Heading toward the fourth quarter of the year, the luxury and lifestyle lodging segment continues to perform strongly. Consequently, the positive performance picture is giving owners, developers and investors the confidence to green light an increasing number of new construction luxury and lifestyle projects, not only in the U.S., but globally.
Luxury projects tend to be expensive to build, especially when you factor in a spa and multiple food and beverage outlets. That means financing can be tricky to secure, even in today’s strong post-recession environment. Luxury projects also require prime locations, which tend to be in short supply in many luxury destinations, and face high barriers to entry, including zoning restrictions.
Adding to the Luxury Pipeline
Nonetheless, according to Lodging Econometrics, at the end of the second quarter of the year, there were 42 luxury projects in the U.S. construction pipeline, accounting for 11,785 rooms. To put these numbers in context, there were 460 luxury properties open and operating at the end of the quarter, representing 150,848 rooms. So the 42 projects in the various stages of the pipeline equal close to 10 percent of the current luxury inventory.
Like many major multibrand hotel companies, Starwood Hotels & Resorts Worldwide is heavily invested in the luxury and lifestyle segment. Three of its 10 brands (St. Regis Hotels & Resorts, W Hotels and Luxury Collection) have played squarely in the space for a number of years and a fourth brand (Sheraton Hotels & Resorts) this year launched an upper-upscale sub-brand (Sheraton Grand), comprised of hotels it considers “exceptional” and “standouts.”
In North America, the brands have growing distribution in Mexico and Canada in addition to the core U.S. market. W Hotels, for example, has hotels in Mexico City and Montreal with two more coming in Mexico in two resort destinations: Punta Mita and Riviera Maya. St. Regis, likewise, has urban hotels and resorts in Mexico City and Punta Mita, respectively. Luxury Collection, however, has the largest distribution in Mexico: six properties, all resorts, including four in the Yucatan and two in Campeche.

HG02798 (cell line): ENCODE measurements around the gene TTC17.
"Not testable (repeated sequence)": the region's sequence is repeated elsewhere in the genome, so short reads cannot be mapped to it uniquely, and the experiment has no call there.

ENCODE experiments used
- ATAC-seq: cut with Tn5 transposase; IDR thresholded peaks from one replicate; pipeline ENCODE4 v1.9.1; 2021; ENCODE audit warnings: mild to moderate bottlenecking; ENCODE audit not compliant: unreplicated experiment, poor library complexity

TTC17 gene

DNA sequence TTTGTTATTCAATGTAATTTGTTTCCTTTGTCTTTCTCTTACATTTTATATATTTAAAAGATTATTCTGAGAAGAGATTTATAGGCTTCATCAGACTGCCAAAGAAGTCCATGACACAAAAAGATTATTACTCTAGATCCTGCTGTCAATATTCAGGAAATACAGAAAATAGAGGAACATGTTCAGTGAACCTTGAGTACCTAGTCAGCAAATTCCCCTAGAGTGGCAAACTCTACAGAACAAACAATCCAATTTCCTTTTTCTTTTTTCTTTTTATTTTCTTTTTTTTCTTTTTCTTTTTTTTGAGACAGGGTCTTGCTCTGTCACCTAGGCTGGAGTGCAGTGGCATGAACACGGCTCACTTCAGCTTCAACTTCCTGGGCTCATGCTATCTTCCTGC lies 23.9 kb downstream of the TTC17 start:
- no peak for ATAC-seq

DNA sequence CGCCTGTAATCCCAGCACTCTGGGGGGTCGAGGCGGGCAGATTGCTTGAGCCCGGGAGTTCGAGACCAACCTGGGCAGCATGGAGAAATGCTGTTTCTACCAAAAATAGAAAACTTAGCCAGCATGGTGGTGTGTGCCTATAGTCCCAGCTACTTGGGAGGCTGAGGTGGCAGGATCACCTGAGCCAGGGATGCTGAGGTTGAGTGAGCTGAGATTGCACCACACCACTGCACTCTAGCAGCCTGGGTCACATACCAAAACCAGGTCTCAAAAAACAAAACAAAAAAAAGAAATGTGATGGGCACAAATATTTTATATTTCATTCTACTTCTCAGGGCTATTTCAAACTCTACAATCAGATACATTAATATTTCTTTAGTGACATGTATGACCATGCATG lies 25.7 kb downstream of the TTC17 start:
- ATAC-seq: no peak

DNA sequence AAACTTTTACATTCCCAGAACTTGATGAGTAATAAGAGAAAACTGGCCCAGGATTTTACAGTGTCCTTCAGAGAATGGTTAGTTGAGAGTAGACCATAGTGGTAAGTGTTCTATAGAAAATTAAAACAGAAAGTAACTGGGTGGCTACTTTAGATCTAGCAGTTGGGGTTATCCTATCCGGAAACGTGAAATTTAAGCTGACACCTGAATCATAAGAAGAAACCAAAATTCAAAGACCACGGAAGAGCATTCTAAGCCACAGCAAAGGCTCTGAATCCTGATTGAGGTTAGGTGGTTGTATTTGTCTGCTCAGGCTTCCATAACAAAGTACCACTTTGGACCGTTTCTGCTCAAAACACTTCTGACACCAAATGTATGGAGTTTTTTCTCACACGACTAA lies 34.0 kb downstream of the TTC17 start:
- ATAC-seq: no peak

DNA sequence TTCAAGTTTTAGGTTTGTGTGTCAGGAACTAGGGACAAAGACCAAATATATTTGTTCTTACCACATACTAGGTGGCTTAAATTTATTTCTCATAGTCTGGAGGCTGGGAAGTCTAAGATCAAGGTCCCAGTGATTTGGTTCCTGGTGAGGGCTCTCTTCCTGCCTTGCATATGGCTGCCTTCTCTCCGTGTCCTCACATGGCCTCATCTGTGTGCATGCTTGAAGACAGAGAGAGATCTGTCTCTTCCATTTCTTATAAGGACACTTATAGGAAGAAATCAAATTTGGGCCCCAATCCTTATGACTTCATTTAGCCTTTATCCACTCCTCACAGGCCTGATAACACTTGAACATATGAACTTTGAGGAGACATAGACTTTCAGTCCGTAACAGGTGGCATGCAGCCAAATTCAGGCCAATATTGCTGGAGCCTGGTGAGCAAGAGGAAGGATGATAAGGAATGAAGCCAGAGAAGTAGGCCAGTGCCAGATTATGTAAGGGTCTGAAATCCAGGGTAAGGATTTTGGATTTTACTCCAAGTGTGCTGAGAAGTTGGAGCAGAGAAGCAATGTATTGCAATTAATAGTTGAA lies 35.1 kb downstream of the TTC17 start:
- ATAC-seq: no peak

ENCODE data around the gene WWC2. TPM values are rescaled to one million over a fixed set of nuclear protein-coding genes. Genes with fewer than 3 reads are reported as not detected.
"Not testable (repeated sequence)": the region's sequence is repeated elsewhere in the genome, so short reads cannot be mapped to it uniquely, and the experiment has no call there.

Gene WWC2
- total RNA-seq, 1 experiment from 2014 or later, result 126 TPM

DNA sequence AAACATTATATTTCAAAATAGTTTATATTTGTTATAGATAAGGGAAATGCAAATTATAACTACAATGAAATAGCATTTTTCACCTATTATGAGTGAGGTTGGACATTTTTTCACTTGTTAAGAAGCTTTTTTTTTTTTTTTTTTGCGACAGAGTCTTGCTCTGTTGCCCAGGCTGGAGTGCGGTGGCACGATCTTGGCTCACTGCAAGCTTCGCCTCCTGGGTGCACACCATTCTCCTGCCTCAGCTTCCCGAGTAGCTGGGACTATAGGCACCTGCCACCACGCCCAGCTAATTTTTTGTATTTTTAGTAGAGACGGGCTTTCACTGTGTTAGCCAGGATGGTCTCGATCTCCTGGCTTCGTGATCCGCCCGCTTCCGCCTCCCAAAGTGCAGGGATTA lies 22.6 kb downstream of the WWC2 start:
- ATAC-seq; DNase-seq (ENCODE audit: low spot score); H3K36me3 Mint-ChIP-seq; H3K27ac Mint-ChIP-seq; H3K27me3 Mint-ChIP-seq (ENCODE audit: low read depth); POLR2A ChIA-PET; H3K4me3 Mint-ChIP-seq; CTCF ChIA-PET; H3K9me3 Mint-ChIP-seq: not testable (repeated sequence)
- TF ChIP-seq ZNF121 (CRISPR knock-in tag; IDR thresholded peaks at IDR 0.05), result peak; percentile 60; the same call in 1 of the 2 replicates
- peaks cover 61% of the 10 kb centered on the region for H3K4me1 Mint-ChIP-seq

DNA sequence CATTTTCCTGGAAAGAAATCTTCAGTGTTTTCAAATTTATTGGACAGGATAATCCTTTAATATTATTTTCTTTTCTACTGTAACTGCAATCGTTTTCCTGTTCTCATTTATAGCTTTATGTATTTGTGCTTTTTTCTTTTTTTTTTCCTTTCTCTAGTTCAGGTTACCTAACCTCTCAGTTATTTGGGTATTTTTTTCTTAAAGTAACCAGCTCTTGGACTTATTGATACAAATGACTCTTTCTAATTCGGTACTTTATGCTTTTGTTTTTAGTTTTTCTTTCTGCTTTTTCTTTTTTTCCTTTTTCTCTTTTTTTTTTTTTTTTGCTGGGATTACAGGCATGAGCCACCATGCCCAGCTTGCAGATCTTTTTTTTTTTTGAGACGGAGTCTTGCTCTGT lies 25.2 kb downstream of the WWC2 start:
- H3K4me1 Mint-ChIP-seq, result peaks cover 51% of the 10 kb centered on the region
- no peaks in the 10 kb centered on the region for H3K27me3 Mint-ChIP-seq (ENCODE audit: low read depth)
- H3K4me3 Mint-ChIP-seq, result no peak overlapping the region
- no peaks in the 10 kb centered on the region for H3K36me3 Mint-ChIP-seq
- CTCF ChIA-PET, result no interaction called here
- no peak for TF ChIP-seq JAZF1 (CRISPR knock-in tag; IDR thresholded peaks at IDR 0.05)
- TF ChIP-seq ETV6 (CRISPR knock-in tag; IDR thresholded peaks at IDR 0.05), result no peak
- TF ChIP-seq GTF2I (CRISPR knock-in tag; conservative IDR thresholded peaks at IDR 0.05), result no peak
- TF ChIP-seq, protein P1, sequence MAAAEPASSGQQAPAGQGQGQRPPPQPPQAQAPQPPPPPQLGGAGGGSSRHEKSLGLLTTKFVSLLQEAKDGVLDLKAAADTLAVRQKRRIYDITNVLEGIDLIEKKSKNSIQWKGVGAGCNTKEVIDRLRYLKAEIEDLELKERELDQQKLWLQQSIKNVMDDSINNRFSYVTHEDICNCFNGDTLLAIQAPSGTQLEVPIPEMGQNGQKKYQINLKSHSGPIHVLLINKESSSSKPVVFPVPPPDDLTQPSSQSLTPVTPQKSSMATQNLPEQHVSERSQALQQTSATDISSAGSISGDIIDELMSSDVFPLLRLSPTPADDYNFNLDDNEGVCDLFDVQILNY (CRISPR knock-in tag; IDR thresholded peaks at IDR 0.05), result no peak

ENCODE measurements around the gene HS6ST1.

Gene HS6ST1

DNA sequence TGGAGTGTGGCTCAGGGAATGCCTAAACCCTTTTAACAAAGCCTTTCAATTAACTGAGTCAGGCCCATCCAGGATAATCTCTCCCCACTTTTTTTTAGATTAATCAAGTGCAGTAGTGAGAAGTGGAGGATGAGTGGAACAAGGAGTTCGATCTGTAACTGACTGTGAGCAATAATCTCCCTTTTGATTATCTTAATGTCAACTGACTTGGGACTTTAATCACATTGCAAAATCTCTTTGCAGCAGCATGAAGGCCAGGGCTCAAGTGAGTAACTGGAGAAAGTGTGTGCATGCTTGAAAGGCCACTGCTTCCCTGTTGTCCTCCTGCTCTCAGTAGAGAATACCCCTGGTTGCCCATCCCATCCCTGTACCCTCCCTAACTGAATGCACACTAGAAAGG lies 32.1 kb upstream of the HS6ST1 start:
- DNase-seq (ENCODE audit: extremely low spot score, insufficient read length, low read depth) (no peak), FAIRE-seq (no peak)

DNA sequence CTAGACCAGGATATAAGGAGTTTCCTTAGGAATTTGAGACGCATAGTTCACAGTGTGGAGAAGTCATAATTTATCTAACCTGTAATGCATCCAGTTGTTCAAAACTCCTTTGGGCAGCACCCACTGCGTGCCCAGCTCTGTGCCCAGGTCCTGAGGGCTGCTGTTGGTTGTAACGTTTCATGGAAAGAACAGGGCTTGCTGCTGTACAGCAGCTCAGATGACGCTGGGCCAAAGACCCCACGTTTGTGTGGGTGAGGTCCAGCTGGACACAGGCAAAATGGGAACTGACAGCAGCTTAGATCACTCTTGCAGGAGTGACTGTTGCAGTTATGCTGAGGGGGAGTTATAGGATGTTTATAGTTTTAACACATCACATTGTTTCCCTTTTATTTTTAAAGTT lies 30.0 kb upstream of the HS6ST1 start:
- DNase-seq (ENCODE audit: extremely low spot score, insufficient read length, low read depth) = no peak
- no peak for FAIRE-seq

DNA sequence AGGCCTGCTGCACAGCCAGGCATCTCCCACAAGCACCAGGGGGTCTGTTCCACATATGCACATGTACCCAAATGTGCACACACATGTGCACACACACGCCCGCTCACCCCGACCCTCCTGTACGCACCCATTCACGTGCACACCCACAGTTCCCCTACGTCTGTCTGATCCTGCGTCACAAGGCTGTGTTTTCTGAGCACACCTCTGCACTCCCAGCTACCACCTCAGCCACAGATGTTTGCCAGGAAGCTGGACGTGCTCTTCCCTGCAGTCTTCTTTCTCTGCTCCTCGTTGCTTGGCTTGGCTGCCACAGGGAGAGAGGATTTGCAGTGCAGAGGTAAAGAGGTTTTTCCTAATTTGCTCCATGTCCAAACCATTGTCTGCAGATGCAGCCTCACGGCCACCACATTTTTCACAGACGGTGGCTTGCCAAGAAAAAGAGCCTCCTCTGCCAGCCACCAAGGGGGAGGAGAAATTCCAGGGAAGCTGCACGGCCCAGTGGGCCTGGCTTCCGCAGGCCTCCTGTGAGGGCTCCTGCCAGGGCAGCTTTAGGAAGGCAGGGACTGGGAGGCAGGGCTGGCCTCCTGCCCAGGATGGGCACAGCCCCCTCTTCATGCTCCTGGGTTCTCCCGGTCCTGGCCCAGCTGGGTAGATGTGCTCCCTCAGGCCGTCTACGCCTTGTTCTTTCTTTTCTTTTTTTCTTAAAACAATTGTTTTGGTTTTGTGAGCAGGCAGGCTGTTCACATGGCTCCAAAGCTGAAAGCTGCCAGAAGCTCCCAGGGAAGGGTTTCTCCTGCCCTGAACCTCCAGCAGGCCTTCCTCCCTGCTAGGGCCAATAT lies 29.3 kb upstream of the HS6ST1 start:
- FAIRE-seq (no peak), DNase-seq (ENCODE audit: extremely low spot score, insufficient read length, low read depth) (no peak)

Given Starwood’s ongoing commitment to the luxury segment, it’s not surprising that each of the four brands unveiled development news worldwide in the past seven weeks.
Certainly, Marriott International, Hilton Worldwide and other multibrand companies have targeted Asia and particularly China as a luxury destination, but Starwood has also been aggressive in the region.
In late July, both Luxury Collection and St. Regis announced news in China: Luxury Collection opened the 158-room Grand Mansion in Nanjing, known as one of China’s four great ancient cities. For its part, St. Regis reported the signing of an agreement to open a 242-room hotel in the coastal city of Qingdao. Set to open in 2020, the hotel will be a component in a 70-story, mixed-use project that will be the city’s tallest tower.
In mid-August, the hip and fashionable W Hotel chain unveiled plans for a third hotel in Los Angeles. Also part of a mixed-use development, the 250-room W Los Angeles Downtown will join W properties in West Beverly Hills and Hollywood in 2019.
Sheraton’s New Sub-Brand
With 430 hotels in 75 countries, Sheraton is both Starwood’s largest and most global brand. In creating the Sheraton Grand sub-brand, Starwood sought to highlight the best of the hotels for their location, design and level of service. In mid-August, the company unveiled the names of the first 10. Locations range from Scotland to India to Dubai.
None are in North America. But that is likely to be addressed when the names of 40 more Grands are unveiled by the end of the year. An additional 50 will be chosen by early 2017.